ESCARPMENT MAGAZINE | Winter 2014 - page 34

Escarpment Magazine Winter 2014
Bruce St. S Thornbury
Luxury Gifts and Adornments
for your body and home
You have experienced ski racing in Canada from the in-
side and your career as a journalist has kept you in the know. What are
your thoughts on today's philosophy for developing ski racers in Ontario?
It's sad that we seem to be developing the best of the richest ski
racers. Skiing is an expensive sport that somehow needs to be more af-
fordable for everyone so coaches have a bigger group of athletes to
choose from. Kids in grade 2 in Alberta receive a free seasons pass to
learn how to ski or snowboard. We need corporate Canada's help to
encourage kids to get outside and play.
Do you feel the weight of our nation’s expectation is too
great for our young Olympians?
No. We come from a country that has a history of winning. Our
history in ski racing, since Lucille Wheeler in 1956, says that we should
be winning. I didn't idolize the Crazy Canucks because they partici-
pated. I wanted to win just as badly as they did and no
expectations were bigger than my own. If Olympians solely think about
participating, don't bet on them winning a medal. Setting high goals is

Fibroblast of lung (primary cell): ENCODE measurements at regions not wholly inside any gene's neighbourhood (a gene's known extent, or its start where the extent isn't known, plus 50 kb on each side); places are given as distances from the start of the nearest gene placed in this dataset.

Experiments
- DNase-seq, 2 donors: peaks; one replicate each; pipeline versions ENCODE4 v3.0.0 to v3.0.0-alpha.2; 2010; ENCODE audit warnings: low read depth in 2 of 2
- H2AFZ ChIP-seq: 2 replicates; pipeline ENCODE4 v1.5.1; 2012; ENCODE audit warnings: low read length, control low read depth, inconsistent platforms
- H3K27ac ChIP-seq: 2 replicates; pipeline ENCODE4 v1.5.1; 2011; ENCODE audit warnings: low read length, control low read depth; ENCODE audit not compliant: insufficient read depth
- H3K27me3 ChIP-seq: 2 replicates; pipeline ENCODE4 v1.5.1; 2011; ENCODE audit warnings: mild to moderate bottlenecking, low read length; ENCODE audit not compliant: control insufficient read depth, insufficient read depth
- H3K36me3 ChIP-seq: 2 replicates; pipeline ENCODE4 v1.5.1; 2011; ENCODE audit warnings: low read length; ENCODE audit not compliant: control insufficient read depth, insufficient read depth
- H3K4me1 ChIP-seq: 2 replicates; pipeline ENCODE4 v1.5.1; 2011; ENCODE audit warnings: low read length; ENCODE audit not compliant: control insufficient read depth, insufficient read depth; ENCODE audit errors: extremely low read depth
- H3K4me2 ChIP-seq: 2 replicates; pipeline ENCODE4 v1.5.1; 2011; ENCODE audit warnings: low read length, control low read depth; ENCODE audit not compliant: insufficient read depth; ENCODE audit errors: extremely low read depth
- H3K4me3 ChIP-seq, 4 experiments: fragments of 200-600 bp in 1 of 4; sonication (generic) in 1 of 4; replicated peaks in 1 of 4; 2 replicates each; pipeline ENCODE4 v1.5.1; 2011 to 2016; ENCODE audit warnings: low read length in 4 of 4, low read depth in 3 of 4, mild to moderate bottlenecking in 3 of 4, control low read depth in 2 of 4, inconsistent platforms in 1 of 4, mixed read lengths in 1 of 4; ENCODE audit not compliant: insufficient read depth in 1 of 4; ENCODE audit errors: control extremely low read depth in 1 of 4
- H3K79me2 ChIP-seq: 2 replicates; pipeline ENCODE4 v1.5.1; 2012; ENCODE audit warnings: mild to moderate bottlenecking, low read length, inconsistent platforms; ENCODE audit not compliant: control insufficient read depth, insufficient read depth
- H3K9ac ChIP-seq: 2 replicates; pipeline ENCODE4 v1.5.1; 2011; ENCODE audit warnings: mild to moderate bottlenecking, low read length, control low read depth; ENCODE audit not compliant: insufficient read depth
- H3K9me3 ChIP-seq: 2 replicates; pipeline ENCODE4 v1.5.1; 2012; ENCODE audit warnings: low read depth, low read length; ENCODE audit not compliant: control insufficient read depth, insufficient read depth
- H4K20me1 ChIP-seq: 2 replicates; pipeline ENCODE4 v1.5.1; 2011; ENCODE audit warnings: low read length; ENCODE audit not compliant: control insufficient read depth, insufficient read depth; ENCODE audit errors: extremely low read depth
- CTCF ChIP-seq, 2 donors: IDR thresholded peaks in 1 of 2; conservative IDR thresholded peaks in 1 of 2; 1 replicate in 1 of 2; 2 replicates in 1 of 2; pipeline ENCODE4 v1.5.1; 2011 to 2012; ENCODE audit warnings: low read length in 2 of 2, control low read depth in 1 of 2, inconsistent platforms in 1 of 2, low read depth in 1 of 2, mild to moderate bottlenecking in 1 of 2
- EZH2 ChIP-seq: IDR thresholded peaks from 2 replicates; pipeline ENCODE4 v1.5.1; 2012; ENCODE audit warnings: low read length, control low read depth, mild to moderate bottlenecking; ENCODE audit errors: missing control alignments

essential to being a successful athlete.
What is the greatest challenge facing our athletes today?
Money, cash, cabbage, coin, dough, bread, scratch,
skins, chicken feed, green, mazuma, coinage, dinero...
You grew up ski racing at Georgian Peaks Ski Club right
here on the Escarpment. How did you make the transition from our little
hills to mountains like Kitzbuhel?
The beauty of growing up skiing on the Escarpment is not know-
ing any differently. I thought Wilson's Wiggle was the steepest, scariest
hill on earth until I started to travel to other provinces. Making the transi-
tion was frightening at times but what I realized was that it was still just
skiing. The best advice I received when I was close to soiling my suit
in the start at Kitzbuhel was to have fun. My coach said, “This is what
you do best—just go have fun and you will be fine.”
You had many coaches growing up ski racing, who stands
out in your mind and why?
Mike Zahnt. He coached me when I was a snotty nosed kid at
Georgian Peaks and showed me how to ski with a style and freedom
that was very prevalent in his technique. Mike had passion for the sport
and showed us how to have fun every day on the hill. We didn't train
gates constantly but explored every inch of the mountain with our friends
and those every day adventures taught me how to love the sport.
Will you encourage your own children to get into compet-
itive ski racing?
I won't, it's too dangerous.
Often times throughout your commentary during a race
you share intimate stories about athletes and their coaches. Can you share
anything you’ve seen/heard that stands out as particularly interesting or
There are stories out there, but what I have come to realize
hanging out with sports celebrities is that they are normal just like you
and me. They love life and the sport they are in and will have great mem-
ories for the rest of their lives. It goes by quickly, I just wish somebody
had told me how quickly my career would flash by. That way I could re-
member more of the great stories.
in conversation with brian stemmle
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